Bass Breathing, Oxygen & Knowing Where to Cast

Bass Breathing – Understanding the Role of Dissolved Oxygen

By Ben Team

Surely you’ve heard the old adage stating that 20 percent of the water holds 80 percent of the fish (sort of the Pareto Principle for fishing).  While this is quite an oversimplification, the crux of it is true – most of the fish in a given body of water hang out in a relatively small portion of that water.

A variety of conditions cause the fish to cluster in various places, rather than spreading themselves throughout the water evenly (something scientists call a “non-random distribution”).  For example, temperature, current, substrate, predators and illumination may cause fish to prefer one part of the pond to another.

Most bass anglers consider these factors and use them to their advantage.  For example, because bass avoid bright sunlight, wise anglers target shady banks, dense weeds or deep water on sunny days.  Other anglers may study baitfish behavior to find bass. However, one thing that isn’t often considered is the role of dissolved oxygen.  This may not seem like the kind of thing you can judge just by looking, but knowing which clues to look for can tell you where the dissolved oxygen is, adding another tool to your kit.

Oxygen and Water

Oxygen enters a body of water in three primary ways:

  1. Atmospheric oxygen diffuses through the water-air interface.
  2. Plants produce oxygen through the process of photosynthesis.
  3. Groundwater can carry oxygen and then release it into a lake, river or pond.

Once in the water, the oxygen tends to spread out, but not uniformly.  At the same time, fish, bacteria and other organisms, consume this oxygen, but again, not uniformly.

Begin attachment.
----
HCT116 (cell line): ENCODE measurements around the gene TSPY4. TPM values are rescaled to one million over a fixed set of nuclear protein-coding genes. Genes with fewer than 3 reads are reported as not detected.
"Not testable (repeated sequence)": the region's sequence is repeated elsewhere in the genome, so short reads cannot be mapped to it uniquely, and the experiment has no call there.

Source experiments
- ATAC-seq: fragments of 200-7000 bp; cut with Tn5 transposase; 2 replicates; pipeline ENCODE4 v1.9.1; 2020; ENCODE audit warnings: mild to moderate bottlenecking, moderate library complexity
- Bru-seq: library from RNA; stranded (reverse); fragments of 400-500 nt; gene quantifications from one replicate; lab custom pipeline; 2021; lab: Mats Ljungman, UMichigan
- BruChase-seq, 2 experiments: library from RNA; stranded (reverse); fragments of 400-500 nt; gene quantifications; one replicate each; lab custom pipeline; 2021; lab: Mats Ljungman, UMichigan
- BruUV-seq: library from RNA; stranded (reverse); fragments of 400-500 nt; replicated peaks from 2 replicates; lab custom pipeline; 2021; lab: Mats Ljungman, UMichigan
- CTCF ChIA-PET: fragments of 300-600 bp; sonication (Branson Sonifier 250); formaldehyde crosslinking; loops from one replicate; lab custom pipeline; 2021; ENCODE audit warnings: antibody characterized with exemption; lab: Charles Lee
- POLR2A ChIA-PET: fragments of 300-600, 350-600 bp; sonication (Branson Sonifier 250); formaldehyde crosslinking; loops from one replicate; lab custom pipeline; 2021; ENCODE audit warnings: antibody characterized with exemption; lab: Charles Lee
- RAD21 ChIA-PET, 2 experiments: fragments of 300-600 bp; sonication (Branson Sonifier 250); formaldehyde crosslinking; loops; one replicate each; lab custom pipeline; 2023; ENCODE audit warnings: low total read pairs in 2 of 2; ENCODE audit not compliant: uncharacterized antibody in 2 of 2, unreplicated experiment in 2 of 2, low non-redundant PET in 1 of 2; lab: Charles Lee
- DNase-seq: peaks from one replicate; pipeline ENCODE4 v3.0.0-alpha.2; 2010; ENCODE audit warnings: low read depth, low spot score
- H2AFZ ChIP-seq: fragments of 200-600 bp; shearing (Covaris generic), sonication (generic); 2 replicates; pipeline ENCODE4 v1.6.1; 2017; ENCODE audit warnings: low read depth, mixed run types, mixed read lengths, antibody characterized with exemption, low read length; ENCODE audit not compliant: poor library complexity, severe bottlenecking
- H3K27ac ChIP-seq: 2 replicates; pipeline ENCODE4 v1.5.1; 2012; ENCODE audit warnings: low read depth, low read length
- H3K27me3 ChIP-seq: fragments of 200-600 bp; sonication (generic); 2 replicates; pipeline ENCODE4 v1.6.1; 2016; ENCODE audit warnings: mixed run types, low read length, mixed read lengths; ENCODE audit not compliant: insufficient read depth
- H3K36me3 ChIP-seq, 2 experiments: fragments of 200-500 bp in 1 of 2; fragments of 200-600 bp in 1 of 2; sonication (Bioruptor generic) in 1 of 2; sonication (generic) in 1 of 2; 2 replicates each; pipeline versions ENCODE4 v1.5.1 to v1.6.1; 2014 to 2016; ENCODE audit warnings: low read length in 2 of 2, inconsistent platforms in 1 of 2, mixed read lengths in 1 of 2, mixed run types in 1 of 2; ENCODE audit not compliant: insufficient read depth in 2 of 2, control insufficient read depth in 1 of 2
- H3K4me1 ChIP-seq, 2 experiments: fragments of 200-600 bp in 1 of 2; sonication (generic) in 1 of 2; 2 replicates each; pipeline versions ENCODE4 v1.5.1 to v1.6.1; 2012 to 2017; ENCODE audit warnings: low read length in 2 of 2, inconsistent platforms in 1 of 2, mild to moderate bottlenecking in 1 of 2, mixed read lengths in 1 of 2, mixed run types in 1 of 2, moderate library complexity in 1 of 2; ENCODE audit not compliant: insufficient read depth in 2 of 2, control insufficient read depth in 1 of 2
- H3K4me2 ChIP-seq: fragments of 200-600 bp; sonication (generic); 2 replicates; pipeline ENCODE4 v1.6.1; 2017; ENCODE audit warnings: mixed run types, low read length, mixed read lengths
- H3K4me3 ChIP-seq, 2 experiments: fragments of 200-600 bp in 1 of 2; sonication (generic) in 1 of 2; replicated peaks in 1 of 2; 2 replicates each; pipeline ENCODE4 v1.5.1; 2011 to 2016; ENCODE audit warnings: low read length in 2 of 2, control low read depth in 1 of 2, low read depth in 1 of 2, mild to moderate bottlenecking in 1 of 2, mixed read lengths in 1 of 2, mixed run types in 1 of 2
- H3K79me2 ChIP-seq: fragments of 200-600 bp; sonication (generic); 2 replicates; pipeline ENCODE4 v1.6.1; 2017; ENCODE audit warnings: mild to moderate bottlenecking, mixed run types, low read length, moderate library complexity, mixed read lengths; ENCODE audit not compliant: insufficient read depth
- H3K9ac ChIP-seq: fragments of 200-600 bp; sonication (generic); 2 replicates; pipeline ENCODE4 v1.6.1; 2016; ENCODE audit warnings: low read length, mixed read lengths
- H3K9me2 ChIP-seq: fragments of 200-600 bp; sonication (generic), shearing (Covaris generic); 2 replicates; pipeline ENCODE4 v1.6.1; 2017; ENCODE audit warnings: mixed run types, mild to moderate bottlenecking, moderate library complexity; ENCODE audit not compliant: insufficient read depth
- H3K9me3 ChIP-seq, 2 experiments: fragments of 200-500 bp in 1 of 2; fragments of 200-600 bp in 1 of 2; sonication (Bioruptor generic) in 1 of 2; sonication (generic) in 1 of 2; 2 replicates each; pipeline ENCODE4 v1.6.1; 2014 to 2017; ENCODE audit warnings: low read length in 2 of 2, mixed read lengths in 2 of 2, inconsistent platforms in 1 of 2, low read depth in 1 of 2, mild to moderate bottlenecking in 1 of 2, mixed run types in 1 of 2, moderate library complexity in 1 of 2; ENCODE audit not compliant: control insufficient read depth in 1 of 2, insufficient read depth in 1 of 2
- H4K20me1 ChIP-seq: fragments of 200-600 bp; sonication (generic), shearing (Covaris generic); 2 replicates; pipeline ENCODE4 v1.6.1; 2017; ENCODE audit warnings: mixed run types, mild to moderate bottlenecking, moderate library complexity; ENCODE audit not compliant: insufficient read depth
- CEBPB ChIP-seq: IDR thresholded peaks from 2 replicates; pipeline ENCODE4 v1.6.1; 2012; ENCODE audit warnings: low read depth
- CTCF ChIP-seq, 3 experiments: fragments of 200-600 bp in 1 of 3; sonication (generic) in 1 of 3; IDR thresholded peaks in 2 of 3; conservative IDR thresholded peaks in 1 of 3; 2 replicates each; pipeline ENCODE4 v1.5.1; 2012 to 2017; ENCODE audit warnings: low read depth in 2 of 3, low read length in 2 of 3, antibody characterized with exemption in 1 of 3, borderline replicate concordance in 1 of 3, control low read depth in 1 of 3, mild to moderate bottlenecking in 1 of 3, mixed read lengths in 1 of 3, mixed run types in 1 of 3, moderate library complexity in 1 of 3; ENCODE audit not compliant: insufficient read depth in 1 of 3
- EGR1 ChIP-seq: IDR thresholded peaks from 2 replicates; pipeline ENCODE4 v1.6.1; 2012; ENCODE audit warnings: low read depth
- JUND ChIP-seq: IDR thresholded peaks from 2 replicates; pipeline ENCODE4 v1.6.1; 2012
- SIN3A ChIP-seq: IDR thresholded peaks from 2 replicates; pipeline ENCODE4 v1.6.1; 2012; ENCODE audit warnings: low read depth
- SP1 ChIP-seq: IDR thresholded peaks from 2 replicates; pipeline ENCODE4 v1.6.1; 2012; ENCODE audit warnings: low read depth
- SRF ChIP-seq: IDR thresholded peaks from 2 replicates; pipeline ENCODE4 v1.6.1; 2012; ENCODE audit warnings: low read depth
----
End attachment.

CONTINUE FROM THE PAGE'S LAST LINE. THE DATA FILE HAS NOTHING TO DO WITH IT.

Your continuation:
Ultimately, this means that some places will have more or less dissolved oxygen – usually measured in parts per million – than others do.  Bass often take advantages of these varying oxygen levels, and stack up in areas where conditions are ideal.

Bass Breathing Oxygen Requirements

Different species of fish tolerate differing levels of dissolved oxygen; for example, bluegill require less dissolved oxygen than largemouth bass or channel cats do, but they require more than cold-water fish, like rainbow trout do.  Unfortunately for bass, they lack the anatomical and behavioral traits that allow some other species to adapt to very low oxygen levels, so they must find suitable waters or perish.

In concrete terms, bass require about 5 parts of dissolved oxygen per million parts of water (ppm) to survive, but they prefer 8 to 12 ppm.   When the dissolved oxygen levels in a given area fall to the lower end of this range, bass usually head elsewhere.

Patterns of Oxygen Distribution

In some respects, this pattern of oxygen distribution varies in similar ways from one water body to the next.  For example, the colder portions of the water often (but not always) hold more oxygen than warm areas do.  Additionally, turbulent areas, such as where feeder creeks pour into the main lake or a fountain sprays water across the surface, have higher levels of dissolved oxygen than the surrounding area.

Because aquatic plants produce and consume oxygen, areas with abundant plant life may be rich in oxygen at one time, and low in oxygen at another.  Often, the levels of dissolved oxygen vary over the course of the day.  During the daytime, when photosynthesis occurs, the oxygen levels reach their peak.  After the sun goes down and photosynthesis stops for the night, the oxygen levels begin to tumble, reaching their lowest point around dawn.

If you want to take your fishing to the next level, consider purchasing a dissolved oxygen meter and putting it through its paces.  Finding areas with high levels of dissolved oxygen does not guarantee that you will find the fish, but by ignoring those parts of the lake without enough dissolved oxygen to support bass breathing, you can certainly improve your chances.

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